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Be excited, eager, daring, playful and fearless in your desire and attempt(s) in learning a new language.

A child is unaware of the mistakes they will make, yet, they forge ahead with their curiosity and make them anyway. This is the same for learning a new language. Understand you will make mistakes. The more mistakes you make the more you improve in the language. Ask as many questions, act like a child, as you know nothing. You are starting your learning process all over again. Start with simple concepts, master them eloquently then gradually move onto the following concepts and modules. Remember it should always be fun and exciting!

#3 Coach

 cute-teacher

Staying motivated will get tricky, especially when “life” gets in the way.

You will most likely come across a difficult concept, activity, level or get stuck on a pronunciation. At this time, you will need someone to coach you through the challenges, the struggles and uphill climbs. The coach can either be a friend, paid tutor, professor or just anyone who is a native speaker of the language you are learning. This person must be aware of your language goals, strengths & weaknesses so they are better equipped to coach you to success. It is best to solely communicate with your coach in the language that you are learning. Remember: no one is an island.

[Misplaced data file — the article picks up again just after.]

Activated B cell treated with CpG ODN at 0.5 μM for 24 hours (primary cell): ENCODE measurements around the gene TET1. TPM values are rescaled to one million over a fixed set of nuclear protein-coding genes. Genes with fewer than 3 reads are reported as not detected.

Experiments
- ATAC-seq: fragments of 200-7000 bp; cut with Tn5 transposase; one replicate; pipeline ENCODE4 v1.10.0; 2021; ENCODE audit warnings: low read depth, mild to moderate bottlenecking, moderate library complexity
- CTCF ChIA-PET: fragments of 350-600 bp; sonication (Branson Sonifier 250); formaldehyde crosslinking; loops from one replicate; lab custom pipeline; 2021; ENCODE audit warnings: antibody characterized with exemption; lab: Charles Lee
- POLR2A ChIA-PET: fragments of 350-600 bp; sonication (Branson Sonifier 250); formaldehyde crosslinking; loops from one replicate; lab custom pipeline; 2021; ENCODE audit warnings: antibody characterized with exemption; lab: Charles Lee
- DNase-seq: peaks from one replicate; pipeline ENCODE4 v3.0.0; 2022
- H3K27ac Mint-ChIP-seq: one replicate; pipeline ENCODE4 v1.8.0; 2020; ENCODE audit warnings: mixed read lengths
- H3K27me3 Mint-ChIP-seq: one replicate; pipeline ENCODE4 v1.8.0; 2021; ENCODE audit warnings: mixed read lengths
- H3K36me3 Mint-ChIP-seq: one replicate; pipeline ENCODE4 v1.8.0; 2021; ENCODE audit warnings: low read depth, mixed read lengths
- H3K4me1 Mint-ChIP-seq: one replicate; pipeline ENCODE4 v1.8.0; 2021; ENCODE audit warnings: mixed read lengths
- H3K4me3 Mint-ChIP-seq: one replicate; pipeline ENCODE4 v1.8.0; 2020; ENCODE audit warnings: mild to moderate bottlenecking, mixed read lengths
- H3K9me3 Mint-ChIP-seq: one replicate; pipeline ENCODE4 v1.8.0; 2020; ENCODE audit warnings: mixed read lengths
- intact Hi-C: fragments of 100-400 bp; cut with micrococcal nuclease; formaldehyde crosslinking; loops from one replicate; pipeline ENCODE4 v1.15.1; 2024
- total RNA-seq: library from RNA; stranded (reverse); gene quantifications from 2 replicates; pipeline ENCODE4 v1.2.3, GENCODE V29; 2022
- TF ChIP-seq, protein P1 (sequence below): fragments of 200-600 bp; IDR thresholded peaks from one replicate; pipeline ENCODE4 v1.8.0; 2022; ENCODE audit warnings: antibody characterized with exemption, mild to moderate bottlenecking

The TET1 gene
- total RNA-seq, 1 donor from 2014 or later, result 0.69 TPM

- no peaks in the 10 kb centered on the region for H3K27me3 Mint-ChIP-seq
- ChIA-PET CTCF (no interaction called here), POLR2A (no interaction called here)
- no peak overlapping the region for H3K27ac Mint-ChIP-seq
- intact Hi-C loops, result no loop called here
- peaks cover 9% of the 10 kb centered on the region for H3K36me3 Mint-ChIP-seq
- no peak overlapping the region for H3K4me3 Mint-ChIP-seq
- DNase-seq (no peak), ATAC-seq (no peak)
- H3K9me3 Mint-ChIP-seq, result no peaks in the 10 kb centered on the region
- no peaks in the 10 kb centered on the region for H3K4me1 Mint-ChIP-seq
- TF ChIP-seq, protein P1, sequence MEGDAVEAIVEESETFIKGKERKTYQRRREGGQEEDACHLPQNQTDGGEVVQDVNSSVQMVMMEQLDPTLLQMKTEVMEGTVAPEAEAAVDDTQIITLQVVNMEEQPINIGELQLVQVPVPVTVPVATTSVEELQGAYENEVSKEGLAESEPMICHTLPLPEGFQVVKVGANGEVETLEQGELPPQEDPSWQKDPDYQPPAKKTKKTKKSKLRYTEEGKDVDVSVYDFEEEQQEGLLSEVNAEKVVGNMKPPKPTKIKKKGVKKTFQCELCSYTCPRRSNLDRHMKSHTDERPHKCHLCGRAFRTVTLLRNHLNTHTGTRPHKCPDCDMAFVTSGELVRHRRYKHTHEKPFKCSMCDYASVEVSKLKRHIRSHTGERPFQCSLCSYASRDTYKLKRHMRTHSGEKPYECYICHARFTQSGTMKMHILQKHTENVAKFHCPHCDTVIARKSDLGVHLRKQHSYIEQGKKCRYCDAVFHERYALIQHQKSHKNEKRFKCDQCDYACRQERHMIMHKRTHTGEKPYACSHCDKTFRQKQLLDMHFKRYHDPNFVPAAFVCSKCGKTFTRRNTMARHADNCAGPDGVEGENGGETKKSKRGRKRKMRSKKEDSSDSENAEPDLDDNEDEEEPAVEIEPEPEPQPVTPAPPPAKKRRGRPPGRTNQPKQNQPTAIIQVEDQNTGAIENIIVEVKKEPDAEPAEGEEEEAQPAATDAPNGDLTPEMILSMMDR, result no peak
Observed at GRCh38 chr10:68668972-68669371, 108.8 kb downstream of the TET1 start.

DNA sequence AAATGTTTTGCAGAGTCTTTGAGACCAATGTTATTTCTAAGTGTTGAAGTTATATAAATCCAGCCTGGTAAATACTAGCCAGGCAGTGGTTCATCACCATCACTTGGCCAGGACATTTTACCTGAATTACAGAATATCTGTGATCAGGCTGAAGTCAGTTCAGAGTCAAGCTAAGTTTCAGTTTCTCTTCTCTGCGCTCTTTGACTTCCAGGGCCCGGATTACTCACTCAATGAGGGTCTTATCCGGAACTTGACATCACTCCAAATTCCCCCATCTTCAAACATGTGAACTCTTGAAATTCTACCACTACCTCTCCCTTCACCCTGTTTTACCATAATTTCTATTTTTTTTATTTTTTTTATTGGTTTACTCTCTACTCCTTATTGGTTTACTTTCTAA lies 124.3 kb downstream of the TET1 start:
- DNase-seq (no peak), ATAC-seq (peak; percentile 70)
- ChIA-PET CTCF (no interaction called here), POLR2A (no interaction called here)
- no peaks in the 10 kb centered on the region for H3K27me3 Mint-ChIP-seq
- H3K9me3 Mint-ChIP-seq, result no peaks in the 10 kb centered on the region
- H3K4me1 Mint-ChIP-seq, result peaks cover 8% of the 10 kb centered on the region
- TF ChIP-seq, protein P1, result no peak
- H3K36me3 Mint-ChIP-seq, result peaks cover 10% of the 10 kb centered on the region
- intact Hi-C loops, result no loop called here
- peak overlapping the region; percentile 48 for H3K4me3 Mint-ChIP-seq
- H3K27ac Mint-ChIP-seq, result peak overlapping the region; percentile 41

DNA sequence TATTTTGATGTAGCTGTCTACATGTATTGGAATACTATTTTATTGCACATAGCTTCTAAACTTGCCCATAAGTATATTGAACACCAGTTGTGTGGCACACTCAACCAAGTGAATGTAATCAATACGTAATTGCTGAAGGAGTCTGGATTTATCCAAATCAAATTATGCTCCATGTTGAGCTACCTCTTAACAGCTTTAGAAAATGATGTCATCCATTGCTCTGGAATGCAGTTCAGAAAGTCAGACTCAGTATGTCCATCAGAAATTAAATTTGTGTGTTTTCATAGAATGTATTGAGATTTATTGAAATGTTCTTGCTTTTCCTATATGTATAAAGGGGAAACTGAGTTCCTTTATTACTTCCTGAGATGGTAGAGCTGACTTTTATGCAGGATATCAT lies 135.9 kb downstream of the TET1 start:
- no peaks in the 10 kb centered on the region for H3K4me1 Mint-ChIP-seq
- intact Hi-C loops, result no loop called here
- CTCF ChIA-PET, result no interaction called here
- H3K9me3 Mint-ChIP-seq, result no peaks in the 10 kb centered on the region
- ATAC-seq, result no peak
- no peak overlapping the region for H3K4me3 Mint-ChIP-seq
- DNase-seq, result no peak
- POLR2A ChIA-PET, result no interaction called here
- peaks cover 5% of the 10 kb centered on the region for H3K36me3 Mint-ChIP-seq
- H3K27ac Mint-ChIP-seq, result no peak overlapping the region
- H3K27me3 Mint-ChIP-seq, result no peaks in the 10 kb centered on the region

#4 Lifestyle

friends

The best way to test your language progress is by making small to big lifestyle changes.

For example, change the settings on your phone/computer/tablet to the language you are learning. Your memory of the buttons and functions mixed with the new language will work as the perfect translation exercise. Other lifestyle changes can include speaking to friends online in your new language, watching movies in the language; listening to music, and attending cultural & entertainment centres. This method has proven to work in a language study conducted by Kaplan. They found that 82% of English foreign speakers learned English by watching American tv shows. 65% of people asked by Kaplan have travelled to English-speaking countries to learn English.

#5 Immersion

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If you ever have the opportunity to travel to the native country of the language you are learning, do so!

Not only will you gain a lifetime of personal experience from visiting another country, exchanging with people, and learning a new culture but it will intensify your language learning journey. Your linguistics abilities will be magnified! There are other solutions to foreign travel, especially for those who live in Canada- more specifically, Quebec. Quebec is a French-speaking province with many small towns where the use of English is limited or not spoken at all. Take a weekend or a week to immerse yourself in the local culture and your French will improve. Likewise, if you are learning English. Travel to an English area and immerse yourself in the local culture. Immersion can also take place by participating in cultural events and concerts. Either way, it is important to get out there and mix it up! As much as possible, surround yourself with as many native speakers of the language you are learning.

No Comments | 27 August, 2015